Tag Archives: Limerick

Adventures in Web Browsing

I’ve spotted a few interesting bits and pieces around the interweb over the last few days – some newsy bits, others just interesting so I thought I’d just shove em all together to share them with y’all (I work with someone from Alabama so it’s starting to rub off – HIGH FIVE!!).

First off all is the very sad news of the passing on Ken Monaghan. Ken was the last surviving nephew of James Joyce and was a true Joycean. He was a founding member of the James Joyce Centre and built it up to become internationally recognised as a centre in Dublin City for all things Joycean, it also became the home of Bloomsday in Dublin.

In recent years, despite Ken’s ill health he remained part of the Centre’s extended family and this year continued his tradition of reading from Wandering Rocks during the Bloomsday readings in Meeting House Square. He truly was a great face for the Joyce family in Dublin and I know that many people across the world remember receiving a very warm welcome from Ken during their visits to the Centre. He will be truly missed by the Joycean community and I’m surely fondly remembered. More info on Ken here and also you can sign the Centre’s online book of condolences on their Facebook page.

Next up, some news from home! Limerick is embracing this year’s Culture Night with some wonderful events. In particular, the newly and fabulously revamped Milk Market, complete with an all weather roof is hosting a Sing Out and Raise the Roof for Fun event. According to the Milk Market website, the event will involve:

“Shoppers, stall holders, passers-by and you will be encouraged to join in Limerick’s Culture Night Choir, led by musical director Liz Powell, to ‘Raise the Roof’. No previous experience is necessary, it’s all just a bit of fun!

There will be two sessions on Friday, September 24th. One at 5.00pm and one at 6.00pm.

Can’t sing? Come along anyway, you’ll enjoy the sessions…

…..and for the hungry and thirsty, Peter Ward of Country Choice is offering a hot plate of delicious food with a glass of wine for €10.”

Looks like a lot of fun and I love the fact that many venues and organisations are embracing Culture Night as a chance to get the community involved with their activities rather than just opening the venue up for free. The Night after all is really about getting the public involved with culture rather than a touristy event. I’m disappointed that I’ll be stuck in my car driving home when the event is on, but no doubt I’ll be in the market the following morning to pick up some goodies! More info on Culture Night events around Ireland here.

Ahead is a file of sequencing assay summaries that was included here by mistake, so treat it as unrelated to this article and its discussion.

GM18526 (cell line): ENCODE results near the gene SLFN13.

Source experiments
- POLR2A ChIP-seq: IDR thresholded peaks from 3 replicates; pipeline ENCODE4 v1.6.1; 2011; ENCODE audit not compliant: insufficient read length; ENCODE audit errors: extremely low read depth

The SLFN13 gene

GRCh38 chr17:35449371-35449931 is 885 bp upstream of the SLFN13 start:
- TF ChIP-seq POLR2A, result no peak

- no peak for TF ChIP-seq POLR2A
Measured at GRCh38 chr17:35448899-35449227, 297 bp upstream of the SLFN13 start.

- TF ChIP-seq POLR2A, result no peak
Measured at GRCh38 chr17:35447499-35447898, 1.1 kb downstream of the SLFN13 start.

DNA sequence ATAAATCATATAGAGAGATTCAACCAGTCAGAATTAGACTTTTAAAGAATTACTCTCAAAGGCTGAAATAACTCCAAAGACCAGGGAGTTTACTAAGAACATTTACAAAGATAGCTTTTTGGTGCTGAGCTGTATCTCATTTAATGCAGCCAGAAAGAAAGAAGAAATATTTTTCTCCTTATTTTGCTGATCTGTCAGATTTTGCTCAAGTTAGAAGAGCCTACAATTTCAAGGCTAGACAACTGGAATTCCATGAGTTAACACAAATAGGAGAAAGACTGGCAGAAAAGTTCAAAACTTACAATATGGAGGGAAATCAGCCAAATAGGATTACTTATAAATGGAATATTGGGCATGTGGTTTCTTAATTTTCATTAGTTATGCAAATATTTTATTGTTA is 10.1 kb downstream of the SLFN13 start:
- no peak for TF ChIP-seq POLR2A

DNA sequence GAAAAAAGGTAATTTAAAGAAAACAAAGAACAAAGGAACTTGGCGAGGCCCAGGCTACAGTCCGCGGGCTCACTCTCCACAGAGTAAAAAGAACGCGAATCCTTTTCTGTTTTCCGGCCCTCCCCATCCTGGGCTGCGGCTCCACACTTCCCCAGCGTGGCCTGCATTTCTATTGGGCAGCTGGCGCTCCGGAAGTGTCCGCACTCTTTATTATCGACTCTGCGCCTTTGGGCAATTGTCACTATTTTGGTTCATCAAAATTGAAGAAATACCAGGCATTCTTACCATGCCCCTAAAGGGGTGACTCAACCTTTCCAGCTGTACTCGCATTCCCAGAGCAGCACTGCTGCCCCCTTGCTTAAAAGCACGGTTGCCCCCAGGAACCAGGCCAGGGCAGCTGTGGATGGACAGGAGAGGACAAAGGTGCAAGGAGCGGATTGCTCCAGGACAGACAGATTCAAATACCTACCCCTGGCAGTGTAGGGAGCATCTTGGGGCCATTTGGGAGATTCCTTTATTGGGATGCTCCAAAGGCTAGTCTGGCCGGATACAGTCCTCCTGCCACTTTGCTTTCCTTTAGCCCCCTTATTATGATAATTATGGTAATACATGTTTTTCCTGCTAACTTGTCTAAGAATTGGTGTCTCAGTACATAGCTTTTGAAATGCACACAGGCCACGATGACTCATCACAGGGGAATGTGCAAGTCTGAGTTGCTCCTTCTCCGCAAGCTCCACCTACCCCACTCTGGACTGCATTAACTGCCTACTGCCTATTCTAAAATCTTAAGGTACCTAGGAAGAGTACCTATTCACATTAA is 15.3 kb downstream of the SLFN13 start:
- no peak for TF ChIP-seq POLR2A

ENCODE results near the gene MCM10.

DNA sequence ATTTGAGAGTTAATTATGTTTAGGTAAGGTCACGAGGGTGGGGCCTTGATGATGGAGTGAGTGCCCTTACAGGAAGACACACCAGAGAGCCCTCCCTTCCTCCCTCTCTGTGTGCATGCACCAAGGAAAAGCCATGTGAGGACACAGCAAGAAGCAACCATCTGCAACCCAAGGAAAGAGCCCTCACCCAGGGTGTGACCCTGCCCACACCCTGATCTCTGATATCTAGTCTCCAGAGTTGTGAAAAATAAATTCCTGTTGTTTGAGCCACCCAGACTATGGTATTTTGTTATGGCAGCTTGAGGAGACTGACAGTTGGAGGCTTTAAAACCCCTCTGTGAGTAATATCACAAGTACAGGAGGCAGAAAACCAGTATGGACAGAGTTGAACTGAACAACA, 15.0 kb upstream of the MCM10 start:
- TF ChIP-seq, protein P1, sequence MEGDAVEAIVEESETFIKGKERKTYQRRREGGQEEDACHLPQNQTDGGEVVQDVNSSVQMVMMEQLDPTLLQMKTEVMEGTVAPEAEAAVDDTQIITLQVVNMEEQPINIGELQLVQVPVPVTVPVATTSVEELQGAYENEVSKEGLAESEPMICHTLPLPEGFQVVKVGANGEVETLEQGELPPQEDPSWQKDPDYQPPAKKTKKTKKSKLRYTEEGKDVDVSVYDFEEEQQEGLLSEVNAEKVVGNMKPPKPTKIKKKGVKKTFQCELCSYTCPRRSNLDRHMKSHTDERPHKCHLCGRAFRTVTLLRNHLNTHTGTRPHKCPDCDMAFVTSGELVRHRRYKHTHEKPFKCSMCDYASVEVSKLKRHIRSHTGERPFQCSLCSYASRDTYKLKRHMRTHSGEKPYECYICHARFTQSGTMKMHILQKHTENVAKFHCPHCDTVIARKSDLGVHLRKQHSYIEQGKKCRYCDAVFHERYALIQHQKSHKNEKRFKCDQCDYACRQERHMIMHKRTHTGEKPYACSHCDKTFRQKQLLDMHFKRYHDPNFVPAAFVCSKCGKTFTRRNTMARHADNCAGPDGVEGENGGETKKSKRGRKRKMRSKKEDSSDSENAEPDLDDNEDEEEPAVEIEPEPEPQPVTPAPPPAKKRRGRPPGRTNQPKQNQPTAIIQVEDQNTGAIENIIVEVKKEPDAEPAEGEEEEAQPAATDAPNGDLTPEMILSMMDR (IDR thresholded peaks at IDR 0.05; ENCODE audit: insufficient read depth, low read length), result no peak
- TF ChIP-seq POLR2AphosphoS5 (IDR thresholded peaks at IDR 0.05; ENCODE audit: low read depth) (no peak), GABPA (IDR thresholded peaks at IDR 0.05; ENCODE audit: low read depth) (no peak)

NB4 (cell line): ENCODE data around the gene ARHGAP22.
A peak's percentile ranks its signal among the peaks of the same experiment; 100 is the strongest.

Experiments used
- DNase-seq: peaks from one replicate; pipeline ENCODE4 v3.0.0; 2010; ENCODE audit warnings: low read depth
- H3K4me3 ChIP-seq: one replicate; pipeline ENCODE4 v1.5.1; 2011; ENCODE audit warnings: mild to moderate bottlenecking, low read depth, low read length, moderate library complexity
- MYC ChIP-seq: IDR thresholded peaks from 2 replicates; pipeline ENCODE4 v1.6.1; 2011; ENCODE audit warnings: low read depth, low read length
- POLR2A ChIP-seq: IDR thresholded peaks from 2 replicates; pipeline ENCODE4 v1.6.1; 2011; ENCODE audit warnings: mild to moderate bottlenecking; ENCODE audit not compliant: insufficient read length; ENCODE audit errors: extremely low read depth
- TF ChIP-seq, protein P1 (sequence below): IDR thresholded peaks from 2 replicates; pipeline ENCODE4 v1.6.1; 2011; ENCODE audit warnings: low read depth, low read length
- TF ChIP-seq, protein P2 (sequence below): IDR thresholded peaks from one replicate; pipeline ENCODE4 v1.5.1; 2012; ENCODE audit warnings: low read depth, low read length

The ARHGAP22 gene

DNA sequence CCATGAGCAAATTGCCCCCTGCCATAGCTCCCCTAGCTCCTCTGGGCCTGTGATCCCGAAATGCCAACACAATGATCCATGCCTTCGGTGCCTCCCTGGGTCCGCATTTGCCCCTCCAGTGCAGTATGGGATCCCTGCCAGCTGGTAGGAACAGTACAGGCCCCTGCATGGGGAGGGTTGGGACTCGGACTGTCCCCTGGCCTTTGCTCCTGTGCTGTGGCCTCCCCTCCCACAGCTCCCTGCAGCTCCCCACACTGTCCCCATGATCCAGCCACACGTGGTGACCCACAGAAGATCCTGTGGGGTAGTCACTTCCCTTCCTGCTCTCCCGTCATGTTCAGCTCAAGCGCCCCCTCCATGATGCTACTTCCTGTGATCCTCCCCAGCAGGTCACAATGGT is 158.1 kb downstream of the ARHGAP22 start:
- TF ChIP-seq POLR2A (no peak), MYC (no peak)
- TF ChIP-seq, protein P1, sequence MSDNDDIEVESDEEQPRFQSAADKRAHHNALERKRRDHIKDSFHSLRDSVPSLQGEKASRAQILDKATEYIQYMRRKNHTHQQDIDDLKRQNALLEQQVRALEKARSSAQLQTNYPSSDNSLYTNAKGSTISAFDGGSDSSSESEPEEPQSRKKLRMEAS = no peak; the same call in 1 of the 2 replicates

And finally, I just spotted this article on the Irish Times website. Ireland is a country steeped in state censorship history, but it looks like family can also play a part in censorship too. The poet Rita Ann Higgins had planned on publishing a book of poetry but had to cancel the publication and destroy the initial print run when her brother voiced upset at references to a child hood event. It seems odd that Higgins has gone to the press over this, saying “I’ve never had a cross word with Joe. The irony is that he had asked me to write something on the occasion of an honorary doctorate which he received some years ago from NUI Galway for his work in business.”

I would imagine this was something they should have discussed during the draft stages but I guess it just demonstrates how difficult it can be having a sibling as a writer. I remember attending a talk by an Irish writer who commented that her mother and family were often nervous around her as they were afraid of becoming characters in her work. I think it’s probably quite difficult to not draw on your own personal experiences when you’re writing. It’s a pity she had to lose out on so much money wasted on the initial print run, hopefully she will be able to raise the money for the edited edition.

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Filed under Bloomsday, Dublin, Limerick, Writing

NCFA – National Day of Action

Today is the National Day of Action for the arts in Ireland. Anyone interested in campaigning against funding cuts for the arts sector in the next budget are encouraged to contact their local representatives and TDs in an effort to show them how important the arts are to Ireland.